Our second day trip/tour with the fam (not including Nelli, who had already gone back to Nottingham) was called Highland Lochs, Glens and Whisky, but in the brochure that we spotted it in, it was also marketed as a trip to the Celtic Heartlands. The term sounded so intriguing to me that it ended up as the name of this post. To be honest, I have no idea why the area had been dubbed as such, but it was easy to imagine celtic folk of centuries past roaming the forests and lochs that we got to see. We were also told stories about fairies and their changeling babies while driving through misty, mountainous scenery, which got me in a magical mood, seeing fairies everywhere.

Our first stop was Dunkeld, where we saw the 700-year-old Dunkeld Cathedral, drank in the fresh air on the banks of River Tay, and walked around the village, which was the most charming part of the stop. (I also had the best scone ever at Palmerston’s café – it had blackcurrant in it and was served with homemade cherry and apple jam.)

From Dunkeld, we drove a short way to the Hermitage woodland, a National Trust for Scotland -preserved site, and home to some of Britain’s tallest Douglas fir trees (the seeds of which were brought all the way from Canada in the 1800s). The area is also known as Birnam Forest, and familiar to those who’ve read or seen Shakespeare’s Macbeth. We took a little forest walk in the woodlands, and admired the Black Linn falls from a little hut called Ossian’s Hall – a Georgian structure built in 1758 as a shrine for the mythical bard, Ossian.

Hopping on the stones on the river Braan’s banks, close to the falls, made me feel like Astrid Lindgren’s Ronja Ryövärintytär, or as she’s known in English, Ronia the Robber’s Daughter. Ronja was one of my favourite fictional characters as a kid, even though all the creatures found in Ronja’s woods frightened me a bit. At the Hermitage, I could just imagine the gnomes crawling up the stones and strong little Ronja adventuring away among the trees.

From the Hermitage, we drove to Pitlochry for lunch. I was too preoccupied by the thought of food to take any photos, and in any case, we didn’t get to see much more of the place than the high street, where all the restaurants were. If you’re ever near the town, though, the real impressive thing to see is Queen’s View, located a short drive from Pitlochry. We stopped there for a moment to take in the gorgeous views over Loch Tummel. The place is said to be named after Queen Victoria, who visited the place in 1866 and supposedly fell in love with the scenery, but it’s also been suggested that Queen’s View takes its name after Robert the Bruce’s wife, Queen Isabella.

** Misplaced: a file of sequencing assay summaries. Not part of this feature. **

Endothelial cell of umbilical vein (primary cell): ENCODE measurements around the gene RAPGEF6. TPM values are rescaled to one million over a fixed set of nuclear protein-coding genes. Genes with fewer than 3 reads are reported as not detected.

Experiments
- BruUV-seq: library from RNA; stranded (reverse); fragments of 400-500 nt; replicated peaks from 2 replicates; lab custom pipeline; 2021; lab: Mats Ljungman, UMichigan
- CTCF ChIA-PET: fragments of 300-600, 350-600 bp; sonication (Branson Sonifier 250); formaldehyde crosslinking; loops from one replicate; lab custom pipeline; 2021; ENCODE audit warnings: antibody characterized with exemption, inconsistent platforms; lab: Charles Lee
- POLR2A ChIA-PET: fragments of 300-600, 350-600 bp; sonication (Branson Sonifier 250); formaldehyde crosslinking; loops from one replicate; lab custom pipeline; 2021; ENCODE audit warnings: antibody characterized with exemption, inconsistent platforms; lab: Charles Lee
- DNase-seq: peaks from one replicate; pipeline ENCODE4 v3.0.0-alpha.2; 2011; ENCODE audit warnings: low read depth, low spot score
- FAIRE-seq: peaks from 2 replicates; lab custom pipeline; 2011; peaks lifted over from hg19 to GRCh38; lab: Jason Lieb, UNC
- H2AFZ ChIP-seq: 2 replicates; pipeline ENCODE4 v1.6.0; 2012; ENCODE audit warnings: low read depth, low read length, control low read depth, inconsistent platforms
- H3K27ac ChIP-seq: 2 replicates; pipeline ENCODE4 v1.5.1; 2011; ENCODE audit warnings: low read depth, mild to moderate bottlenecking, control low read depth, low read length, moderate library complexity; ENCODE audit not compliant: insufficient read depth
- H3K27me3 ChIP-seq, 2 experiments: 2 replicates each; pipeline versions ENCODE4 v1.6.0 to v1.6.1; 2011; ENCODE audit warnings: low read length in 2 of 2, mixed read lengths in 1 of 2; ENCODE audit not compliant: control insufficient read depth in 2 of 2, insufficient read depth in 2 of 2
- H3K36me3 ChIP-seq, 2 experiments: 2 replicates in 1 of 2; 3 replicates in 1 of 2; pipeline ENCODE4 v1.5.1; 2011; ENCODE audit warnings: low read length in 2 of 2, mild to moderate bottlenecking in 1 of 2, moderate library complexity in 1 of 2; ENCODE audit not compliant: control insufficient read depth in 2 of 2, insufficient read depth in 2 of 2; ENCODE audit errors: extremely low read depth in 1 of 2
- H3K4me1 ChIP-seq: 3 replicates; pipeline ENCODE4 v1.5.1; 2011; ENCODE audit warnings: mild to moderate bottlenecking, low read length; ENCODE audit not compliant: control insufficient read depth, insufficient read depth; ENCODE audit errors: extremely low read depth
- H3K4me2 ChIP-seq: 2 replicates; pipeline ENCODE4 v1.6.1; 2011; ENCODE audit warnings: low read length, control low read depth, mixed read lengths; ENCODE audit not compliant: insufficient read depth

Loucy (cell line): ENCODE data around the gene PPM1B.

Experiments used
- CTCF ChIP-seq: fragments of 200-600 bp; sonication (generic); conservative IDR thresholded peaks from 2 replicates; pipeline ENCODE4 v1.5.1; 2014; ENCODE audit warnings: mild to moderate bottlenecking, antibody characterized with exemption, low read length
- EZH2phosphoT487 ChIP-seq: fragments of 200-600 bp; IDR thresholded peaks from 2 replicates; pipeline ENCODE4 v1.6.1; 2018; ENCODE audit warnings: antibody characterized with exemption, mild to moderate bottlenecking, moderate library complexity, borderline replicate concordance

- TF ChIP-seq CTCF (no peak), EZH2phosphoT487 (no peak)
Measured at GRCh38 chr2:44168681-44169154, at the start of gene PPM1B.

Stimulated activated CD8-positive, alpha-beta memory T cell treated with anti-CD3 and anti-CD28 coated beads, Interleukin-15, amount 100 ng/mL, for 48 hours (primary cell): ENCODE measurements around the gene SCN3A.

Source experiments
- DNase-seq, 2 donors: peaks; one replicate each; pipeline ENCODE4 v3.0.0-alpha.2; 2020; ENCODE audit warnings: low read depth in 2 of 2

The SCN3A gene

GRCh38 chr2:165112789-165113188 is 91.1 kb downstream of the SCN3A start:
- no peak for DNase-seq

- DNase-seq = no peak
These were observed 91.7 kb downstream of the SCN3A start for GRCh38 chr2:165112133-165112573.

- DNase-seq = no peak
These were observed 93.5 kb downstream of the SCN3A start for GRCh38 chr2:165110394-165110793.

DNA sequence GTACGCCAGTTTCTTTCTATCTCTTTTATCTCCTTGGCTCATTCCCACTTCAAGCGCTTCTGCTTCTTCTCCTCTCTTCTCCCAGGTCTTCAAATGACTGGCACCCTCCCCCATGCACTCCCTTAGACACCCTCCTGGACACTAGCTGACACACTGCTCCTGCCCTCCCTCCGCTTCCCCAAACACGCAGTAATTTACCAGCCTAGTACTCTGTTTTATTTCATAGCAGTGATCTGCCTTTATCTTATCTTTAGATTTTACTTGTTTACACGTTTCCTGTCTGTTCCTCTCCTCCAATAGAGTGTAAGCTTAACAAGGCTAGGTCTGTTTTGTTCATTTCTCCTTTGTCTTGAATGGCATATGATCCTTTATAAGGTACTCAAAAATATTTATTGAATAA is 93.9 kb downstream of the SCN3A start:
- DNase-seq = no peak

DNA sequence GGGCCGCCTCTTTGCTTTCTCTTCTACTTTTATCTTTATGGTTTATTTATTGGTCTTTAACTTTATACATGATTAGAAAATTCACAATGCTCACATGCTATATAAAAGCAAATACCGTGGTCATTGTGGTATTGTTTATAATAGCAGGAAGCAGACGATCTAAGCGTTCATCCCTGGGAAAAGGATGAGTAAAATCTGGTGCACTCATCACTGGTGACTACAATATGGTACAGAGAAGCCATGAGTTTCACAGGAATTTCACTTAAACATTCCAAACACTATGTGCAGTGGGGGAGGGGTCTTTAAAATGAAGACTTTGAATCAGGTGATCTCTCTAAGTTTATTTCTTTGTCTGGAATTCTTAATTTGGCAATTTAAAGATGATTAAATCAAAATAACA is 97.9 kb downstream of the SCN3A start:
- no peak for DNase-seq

Proof that there are no good hair days in Scotland

Our last stop was a tour of the Aberfeldy whisky distillery. I’m not really a whisky fan, but as with strong cheese, I can kind of appreciate the taste and understand why some people like it. We got a small taste of a 12-year-old Aberfeldy single malt whisky, which had some honey and spicey notes in it (or so I was told). I could definitely taste the difference between smokier whiskies and this one, though – it was a bit softer. To be honest, I did have to eat a banana afterwards to get the taste out of my mouth 😉

It was interesting to see the distilling process and all of the machines and barrels the whisky was made with. I had a hard time with the strong smell of yeast, though. Unfortunately, we weren’t allowed to take photos in the distilling halls, but here are a couple of shots from the tasting bar and the other grounds!

A barrel from the year I was born, and a barrel of a 29-year-old whisky that my father got to taste

So, that’s it for my trip around the Celtic Heartlands, more commonly known as Perth and Kinross. If I have the chance, I still want to visit Perth itself, which is supposed to be a super cute town. It’s not too far away from Edinburgh, so perhaps I’ll just hop on a bus or a train and spend a day there some time!

I have lots of other adventures still to recount, but at the moment I’m in the middle of my final coursework. It’s hard to believe that in about three weeks, I’ll be done with my courses. After that, we have a two-week Easter break, and then a two-week exam period, but since I don’t have any exams (just coursework for me), I’ll be done whenever I finish my assignments. I still have a long way to go before I reach that moment, though!

2 responses to “Celtic Heartlands”

  1. Jaana Mehtala says:

    What a lovely trip it was! And what amazing pictures you have taken once again! I also wonder if you made notes of what the guide said in secret, I had forgotten half already.

    • Joanna says:

      To be honest, I googled some of the facts I’d forgotten 😉